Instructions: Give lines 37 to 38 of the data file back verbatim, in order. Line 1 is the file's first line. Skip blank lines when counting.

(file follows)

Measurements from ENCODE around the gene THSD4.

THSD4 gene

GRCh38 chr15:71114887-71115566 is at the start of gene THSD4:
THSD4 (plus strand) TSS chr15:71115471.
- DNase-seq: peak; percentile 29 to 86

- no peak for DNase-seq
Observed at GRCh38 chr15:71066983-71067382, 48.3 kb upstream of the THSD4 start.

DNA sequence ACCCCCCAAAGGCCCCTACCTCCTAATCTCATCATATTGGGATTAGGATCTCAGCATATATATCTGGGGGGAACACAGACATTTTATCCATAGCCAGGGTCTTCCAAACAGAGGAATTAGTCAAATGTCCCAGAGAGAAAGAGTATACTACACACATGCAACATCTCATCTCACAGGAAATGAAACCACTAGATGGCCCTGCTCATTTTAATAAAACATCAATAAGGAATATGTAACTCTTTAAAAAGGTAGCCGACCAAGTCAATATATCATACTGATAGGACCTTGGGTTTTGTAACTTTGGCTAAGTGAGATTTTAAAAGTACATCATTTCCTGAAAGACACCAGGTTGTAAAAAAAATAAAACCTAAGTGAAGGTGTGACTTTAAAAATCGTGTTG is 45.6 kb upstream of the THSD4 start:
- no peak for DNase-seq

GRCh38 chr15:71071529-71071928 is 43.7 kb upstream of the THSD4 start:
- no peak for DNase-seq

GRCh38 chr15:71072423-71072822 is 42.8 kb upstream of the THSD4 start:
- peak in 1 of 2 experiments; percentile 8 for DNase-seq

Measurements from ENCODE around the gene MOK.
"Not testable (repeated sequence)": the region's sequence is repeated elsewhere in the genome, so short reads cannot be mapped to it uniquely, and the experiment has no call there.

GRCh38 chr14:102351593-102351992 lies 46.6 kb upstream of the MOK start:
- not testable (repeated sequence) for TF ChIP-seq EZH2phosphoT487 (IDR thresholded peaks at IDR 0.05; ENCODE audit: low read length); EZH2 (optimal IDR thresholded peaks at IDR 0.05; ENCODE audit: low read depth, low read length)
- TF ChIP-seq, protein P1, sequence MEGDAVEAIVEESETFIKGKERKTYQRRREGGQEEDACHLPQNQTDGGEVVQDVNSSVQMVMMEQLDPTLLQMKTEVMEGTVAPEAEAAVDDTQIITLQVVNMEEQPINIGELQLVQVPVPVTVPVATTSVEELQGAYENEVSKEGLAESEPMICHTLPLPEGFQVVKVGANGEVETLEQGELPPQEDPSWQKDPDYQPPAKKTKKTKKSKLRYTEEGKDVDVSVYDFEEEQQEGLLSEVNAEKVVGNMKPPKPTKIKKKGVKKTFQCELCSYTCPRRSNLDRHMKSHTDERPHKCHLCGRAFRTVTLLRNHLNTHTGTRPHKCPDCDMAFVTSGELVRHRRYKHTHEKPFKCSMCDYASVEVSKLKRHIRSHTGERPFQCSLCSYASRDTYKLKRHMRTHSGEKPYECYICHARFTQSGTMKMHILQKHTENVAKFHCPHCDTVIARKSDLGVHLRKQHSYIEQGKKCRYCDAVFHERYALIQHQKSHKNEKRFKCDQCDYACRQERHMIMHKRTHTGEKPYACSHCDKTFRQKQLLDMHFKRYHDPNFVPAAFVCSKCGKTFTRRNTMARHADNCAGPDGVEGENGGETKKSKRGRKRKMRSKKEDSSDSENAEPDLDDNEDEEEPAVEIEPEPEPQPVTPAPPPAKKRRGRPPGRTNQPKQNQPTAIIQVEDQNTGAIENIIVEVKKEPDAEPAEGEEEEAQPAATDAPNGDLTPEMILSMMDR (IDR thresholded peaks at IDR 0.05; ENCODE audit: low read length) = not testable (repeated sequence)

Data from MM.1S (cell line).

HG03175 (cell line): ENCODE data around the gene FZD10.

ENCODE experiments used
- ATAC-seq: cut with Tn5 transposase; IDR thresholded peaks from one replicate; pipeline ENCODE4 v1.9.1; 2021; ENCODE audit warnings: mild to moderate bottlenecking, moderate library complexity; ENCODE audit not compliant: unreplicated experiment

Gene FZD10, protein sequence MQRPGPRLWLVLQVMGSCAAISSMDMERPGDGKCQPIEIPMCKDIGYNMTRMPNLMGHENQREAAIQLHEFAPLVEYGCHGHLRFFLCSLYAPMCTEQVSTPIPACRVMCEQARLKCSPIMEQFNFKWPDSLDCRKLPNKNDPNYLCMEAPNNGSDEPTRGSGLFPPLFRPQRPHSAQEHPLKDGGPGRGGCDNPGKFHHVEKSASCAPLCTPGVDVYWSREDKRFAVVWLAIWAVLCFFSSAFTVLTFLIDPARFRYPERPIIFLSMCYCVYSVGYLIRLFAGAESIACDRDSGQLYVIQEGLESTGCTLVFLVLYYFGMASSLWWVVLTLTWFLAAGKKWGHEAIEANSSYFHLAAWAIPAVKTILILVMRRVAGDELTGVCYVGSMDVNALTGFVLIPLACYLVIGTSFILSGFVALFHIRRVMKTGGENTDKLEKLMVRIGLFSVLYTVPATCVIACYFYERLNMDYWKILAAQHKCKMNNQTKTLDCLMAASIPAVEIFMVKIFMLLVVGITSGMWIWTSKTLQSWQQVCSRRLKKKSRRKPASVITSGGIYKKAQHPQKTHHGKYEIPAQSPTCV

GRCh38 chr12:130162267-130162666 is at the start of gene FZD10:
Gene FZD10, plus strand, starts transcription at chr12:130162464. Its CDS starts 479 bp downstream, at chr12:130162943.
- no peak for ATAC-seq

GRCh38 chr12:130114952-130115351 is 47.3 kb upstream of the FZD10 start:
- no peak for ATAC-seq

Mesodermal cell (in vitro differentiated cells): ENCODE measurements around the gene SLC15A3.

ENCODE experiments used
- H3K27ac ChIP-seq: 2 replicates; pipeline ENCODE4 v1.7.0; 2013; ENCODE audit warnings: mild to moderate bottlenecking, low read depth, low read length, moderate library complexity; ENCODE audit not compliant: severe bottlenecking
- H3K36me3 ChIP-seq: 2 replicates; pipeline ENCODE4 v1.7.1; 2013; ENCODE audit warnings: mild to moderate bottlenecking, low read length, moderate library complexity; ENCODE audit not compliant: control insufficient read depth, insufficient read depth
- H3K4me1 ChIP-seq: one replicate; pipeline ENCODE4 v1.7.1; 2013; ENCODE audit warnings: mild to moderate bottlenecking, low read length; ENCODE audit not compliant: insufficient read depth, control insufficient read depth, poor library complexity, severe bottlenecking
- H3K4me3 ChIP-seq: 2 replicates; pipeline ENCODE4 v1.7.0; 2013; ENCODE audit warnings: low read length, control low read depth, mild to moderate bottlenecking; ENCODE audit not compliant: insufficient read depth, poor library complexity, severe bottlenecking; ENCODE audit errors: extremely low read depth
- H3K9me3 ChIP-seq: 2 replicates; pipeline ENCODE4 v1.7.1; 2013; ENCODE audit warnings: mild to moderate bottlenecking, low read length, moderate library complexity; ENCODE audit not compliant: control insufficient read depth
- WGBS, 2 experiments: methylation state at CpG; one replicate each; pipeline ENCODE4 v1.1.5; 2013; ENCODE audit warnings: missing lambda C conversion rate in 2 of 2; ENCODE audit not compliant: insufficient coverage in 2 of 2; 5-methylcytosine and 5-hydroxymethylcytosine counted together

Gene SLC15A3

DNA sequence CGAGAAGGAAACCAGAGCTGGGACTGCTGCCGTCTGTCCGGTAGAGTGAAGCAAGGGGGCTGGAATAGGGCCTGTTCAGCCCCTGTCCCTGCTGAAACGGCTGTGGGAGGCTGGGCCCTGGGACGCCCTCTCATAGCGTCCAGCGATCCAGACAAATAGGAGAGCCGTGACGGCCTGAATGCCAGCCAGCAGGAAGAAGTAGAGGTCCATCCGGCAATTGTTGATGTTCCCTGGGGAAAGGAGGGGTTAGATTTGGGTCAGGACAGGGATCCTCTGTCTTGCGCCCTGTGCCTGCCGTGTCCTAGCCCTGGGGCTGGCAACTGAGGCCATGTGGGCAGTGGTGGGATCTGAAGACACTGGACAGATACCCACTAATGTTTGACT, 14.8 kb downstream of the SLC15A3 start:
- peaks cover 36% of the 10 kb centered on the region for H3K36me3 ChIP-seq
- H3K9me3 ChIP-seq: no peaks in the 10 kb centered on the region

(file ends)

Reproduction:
Gene SLC15A3

DNA sequence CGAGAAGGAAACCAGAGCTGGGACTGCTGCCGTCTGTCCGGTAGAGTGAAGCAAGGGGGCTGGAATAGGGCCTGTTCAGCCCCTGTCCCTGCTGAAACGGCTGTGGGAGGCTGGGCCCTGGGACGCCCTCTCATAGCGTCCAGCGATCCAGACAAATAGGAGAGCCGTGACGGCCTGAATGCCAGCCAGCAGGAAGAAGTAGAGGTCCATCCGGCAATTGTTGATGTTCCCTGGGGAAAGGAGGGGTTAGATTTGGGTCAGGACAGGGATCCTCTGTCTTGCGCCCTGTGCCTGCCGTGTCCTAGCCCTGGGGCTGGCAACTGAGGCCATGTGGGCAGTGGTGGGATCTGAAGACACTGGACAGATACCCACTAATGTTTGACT, 14.8 kb downstream of the SLC15A3 start: